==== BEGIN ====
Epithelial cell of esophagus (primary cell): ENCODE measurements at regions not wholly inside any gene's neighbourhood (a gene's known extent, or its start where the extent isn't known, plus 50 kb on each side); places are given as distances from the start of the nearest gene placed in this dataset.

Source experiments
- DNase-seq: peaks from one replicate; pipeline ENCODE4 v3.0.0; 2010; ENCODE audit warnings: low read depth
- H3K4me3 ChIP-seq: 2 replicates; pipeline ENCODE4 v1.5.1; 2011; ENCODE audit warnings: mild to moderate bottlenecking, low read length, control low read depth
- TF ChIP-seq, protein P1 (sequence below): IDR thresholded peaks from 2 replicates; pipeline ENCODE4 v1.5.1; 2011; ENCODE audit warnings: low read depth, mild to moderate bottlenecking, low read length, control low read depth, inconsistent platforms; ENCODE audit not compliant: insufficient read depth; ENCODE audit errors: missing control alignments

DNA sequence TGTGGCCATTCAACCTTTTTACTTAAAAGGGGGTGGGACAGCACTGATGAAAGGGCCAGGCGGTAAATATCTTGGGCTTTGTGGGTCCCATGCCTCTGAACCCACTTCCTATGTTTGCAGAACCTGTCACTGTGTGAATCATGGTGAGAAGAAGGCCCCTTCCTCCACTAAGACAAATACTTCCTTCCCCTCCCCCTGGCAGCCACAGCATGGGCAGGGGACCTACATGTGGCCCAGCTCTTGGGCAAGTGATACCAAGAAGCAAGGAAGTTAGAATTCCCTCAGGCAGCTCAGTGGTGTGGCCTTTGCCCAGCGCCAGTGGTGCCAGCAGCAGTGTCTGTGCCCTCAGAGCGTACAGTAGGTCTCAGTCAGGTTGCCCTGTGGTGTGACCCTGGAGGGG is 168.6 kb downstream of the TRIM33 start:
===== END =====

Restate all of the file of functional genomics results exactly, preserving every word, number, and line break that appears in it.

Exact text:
Epithelial cell of esophagus (primary cell): ENCODE measurements at regions not wholly inside any gene's neighbourhood (a gene's known extent, or its start where the extent isn't known, plus 50 kb on each side); places are given as distances from the start of the nearest gene placed in this dataset.

Source experiments
- DNase-seq: peaks from one replicate; pipeline ENCODE4 v3.0.0; 2010; ENCODE audit warnings: low read depth
- H3K4me3 ChIP-seq: 2 replicates; pipeline ENCODE4 v1.5.1; 2011; ENCODE audit warnings: mild to moderate bottlenecking, low read length, control low read depth
- TF ChIP-seq, protein P1 (sequence below): IDR thresholded peaks from 2 replicates; pipeline ENCODE4 v1.5.1; 2011; ENCODE audit warnings: low read depth, mild to moderate bottlenecking, low read length, control low read depth, inconsistent platforms; ENCODE audit not compliant: insufficient read depth; ENCODE audit errors: missing control alignments

DNA sequence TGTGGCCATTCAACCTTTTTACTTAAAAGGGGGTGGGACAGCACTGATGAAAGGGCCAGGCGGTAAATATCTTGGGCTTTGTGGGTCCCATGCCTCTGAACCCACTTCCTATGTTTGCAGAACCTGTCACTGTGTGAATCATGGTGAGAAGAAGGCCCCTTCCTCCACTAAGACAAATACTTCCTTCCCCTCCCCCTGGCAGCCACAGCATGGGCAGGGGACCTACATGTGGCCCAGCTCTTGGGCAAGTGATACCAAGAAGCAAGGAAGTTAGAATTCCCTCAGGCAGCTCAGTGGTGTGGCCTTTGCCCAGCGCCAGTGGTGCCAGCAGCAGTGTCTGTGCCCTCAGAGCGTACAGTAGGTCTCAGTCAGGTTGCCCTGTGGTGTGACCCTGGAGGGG is 168.6 kb downstream of the TRIM33 start: